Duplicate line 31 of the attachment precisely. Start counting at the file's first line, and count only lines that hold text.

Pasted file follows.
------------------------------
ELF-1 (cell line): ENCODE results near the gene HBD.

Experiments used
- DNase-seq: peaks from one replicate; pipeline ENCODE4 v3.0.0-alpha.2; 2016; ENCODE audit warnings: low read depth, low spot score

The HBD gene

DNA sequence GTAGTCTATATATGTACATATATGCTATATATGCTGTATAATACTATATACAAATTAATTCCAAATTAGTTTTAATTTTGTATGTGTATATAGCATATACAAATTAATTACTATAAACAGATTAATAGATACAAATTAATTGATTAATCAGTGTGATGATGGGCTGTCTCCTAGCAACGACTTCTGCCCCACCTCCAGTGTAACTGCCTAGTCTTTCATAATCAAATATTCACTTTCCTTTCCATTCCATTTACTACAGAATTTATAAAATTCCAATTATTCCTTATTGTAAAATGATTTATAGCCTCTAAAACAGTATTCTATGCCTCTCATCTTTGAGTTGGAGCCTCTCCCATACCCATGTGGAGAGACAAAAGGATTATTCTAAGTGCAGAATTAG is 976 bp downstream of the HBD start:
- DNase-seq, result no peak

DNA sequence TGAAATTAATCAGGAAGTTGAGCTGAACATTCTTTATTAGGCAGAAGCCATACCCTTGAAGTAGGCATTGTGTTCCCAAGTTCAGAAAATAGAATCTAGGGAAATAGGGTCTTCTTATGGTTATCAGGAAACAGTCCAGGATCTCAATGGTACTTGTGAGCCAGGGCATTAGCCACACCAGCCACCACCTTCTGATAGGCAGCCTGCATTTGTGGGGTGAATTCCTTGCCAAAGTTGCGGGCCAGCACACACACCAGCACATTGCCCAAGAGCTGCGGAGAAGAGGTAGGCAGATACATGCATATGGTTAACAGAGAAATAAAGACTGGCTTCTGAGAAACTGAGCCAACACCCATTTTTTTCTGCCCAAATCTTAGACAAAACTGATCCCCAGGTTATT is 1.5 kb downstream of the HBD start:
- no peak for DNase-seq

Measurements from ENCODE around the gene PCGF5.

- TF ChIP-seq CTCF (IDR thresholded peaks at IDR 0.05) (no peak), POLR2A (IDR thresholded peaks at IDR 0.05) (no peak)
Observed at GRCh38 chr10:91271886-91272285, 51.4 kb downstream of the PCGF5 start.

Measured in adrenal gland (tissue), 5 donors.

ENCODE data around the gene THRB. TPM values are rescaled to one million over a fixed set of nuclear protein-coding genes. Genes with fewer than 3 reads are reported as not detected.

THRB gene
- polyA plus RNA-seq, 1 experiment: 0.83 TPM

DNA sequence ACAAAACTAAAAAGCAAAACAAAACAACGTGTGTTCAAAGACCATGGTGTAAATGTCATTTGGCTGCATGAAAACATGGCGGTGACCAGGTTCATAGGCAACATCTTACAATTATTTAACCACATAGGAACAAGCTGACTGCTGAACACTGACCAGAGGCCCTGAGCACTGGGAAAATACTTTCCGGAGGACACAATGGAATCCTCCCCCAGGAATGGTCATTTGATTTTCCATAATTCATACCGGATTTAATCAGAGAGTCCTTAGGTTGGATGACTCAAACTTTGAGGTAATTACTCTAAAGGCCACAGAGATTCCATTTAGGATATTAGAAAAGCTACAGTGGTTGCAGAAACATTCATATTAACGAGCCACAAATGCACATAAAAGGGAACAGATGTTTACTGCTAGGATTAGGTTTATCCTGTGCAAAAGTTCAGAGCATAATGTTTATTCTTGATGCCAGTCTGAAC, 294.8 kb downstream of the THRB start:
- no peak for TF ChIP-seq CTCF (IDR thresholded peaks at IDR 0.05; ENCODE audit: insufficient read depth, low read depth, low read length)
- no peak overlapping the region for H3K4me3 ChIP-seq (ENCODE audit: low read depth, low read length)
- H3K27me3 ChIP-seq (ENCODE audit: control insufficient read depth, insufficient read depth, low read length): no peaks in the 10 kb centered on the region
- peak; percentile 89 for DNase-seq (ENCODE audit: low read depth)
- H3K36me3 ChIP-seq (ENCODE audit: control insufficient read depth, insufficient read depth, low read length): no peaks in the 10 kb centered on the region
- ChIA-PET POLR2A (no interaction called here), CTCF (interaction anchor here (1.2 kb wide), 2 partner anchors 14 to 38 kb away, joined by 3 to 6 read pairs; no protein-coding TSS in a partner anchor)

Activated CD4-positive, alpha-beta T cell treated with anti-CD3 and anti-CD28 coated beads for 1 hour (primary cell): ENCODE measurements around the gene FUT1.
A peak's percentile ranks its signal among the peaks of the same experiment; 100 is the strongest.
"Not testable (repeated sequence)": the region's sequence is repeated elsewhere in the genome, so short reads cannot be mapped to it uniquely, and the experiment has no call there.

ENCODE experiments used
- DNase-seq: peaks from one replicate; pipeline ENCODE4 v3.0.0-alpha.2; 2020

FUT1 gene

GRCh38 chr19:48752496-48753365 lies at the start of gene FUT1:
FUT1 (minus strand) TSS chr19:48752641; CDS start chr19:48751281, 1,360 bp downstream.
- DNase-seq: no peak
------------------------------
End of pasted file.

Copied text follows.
- DNase-seq: no peak